where the following are the values for -bindWebApp:

  • app_name is the application name, which is the same name used in -deploymentName on the -deploy option. In addition, note that this is the same name that is saved in the <application name=app_name /> attribute in the server.xml file.

  • web_app_name is the name of the WAR file contained within the EAR file—without the .war extension.

  • web_site_name is the name of the *-web-site.xml file that denotes the Web site to which this Web application should be bound. This is the file that will receive the Web application definition.

  • context_root is the root context for the Web module. The Web context defines how the Web application is accessed.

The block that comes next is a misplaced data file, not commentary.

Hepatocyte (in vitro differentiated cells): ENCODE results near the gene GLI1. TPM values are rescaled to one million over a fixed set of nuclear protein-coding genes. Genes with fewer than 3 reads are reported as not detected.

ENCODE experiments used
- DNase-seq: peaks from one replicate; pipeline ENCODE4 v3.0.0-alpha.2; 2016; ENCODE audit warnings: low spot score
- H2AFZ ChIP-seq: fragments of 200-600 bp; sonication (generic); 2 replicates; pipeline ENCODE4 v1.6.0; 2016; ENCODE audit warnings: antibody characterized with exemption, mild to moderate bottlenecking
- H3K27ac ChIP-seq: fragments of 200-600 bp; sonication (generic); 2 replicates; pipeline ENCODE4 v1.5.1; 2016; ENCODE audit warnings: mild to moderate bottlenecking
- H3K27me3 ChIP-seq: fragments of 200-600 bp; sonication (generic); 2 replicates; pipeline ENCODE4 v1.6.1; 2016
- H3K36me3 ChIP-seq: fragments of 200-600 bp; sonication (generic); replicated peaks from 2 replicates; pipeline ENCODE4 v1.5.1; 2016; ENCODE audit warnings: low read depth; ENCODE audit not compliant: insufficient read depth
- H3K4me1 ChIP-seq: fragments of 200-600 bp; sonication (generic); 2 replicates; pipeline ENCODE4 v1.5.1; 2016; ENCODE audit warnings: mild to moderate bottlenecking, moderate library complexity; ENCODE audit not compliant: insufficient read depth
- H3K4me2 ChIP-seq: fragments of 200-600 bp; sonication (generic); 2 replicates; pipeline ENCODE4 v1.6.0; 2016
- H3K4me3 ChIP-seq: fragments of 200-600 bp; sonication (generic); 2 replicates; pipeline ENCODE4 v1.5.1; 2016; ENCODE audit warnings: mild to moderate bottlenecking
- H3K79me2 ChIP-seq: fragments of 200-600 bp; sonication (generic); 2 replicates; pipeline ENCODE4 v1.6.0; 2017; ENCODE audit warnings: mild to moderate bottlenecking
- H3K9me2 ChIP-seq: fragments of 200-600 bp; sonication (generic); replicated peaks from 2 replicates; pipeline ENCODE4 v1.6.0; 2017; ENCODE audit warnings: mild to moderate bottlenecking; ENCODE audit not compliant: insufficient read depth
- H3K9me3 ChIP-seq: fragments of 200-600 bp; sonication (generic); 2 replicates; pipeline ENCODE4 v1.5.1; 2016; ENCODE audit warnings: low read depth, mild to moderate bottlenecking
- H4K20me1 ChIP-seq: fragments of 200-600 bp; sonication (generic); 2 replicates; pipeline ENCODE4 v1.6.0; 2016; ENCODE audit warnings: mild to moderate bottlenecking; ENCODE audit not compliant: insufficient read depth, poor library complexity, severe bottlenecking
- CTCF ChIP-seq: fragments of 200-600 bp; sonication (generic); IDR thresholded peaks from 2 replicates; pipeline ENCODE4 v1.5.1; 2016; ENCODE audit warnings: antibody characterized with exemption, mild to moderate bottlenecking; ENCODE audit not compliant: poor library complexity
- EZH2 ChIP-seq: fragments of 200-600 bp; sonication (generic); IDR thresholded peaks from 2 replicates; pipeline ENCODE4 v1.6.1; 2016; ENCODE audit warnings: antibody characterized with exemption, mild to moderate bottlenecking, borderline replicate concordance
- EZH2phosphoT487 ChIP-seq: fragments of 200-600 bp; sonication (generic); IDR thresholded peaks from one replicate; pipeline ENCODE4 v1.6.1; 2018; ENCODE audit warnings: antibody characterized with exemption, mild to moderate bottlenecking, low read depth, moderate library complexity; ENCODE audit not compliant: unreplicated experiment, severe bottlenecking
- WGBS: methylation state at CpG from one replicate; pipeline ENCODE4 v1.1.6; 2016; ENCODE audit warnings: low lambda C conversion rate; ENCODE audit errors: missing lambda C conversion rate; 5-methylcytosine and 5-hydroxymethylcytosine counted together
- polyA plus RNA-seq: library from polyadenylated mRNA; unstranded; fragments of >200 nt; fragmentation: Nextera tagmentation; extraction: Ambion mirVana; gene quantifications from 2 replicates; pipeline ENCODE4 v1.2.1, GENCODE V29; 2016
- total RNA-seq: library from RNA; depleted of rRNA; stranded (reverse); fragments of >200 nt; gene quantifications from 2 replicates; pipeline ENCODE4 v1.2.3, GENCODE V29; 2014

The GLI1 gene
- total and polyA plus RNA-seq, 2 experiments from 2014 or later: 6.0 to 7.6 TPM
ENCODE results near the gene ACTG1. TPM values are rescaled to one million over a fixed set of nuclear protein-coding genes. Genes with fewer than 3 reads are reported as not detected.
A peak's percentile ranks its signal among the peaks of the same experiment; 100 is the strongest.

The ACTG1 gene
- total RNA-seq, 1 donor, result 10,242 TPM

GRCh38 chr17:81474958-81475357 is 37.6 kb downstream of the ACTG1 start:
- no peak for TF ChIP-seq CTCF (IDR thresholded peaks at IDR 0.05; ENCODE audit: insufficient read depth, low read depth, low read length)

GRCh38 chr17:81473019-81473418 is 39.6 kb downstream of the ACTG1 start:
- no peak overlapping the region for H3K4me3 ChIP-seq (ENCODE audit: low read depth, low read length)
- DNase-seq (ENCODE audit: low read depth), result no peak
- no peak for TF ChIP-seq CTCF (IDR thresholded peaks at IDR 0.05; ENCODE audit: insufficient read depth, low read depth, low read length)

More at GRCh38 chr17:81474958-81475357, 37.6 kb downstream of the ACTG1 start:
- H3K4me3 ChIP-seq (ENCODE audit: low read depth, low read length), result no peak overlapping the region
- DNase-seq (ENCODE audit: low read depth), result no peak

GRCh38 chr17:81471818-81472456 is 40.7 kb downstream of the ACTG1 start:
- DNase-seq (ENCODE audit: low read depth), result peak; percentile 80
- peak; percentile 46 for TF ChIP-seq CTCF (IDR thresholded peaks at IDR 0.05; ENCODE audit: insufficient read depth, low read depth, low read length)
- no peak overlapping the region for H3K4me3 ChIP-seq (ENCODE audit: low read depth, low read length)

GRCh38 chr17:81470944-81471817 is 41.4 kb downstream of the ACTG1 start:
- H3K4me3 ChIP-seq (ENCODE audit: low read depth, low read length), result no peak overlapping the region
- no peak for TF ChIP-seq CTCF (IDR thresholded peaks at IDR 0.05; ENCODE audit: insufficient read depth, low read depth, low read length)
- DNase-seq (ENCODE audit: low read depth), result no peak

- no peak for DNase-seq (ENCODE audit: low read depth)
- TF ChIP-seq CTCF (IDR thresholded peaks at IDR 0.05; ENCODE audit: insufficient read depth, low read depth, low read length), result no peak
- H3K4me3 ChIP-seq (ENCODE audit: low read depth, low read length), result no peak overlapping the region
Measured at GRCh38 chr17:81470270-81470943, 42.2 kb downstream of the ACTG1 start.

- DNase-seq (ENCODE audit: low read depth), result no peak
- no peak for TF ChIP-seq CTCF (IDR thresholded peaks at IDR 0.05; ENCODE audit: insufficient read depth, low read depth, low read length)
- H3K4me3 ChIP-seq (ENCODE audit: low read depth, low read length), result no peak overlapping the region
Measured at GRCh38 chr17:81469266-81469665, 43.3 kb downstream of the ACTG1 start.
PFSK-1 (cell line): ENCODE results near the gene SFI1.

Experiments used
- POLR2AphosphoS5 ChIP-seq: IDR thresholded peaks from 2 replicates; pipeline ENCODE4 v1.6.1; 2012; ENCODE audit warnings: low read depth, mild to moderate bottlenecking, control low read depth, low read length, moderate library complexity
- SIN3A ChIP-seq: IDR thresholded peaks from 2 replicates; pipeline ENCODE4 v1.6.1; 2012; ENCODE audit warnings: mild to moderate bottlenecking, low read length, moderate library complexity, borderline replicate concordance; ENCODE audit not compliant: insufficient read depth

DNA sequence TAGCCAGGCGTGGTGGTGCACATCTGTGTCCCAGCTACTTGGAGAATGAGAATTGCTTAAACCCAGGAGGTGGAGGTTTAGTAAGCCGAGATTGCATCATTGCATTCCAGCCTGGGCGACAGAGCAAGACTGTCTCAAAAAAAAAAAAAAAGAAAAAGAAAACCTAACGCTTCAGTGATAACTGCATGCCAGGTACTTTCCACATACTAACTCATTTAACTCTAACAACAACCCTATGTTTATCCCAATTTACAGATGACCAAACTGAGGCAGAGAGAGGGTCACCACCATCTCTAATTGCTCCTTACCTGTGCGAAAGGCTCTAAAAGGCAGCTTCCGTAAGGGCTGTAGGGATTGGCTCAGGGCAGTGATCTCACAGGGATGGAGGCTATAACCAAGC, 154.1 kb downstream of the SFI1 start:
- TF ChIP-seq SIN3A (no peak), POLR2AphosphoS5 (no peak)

This step creates an entry in the OC4J *-web-site.xml configuration file that is denoted in the web_site_name variable. For a listing of all the options for admin.jar, see "Options for the OC4J Administration Management JAR". Deploy Your Application Manually in a Development Environment

To deploy your application in a development environment, you can modify the XML files by hand. Ensure that automatic deployment is enabled by setting check-for-updates attribute to true. In server.xml, add a new or modify the existing <application name=... path=... auto-start="true" /> entry for each J2EE application. The path should be the full directory path and EAR filename. For our employee example, add the following to the server.xml file:

<application name="employee"  	path="/private/applications/Employee.ear"  	auto-start="true" />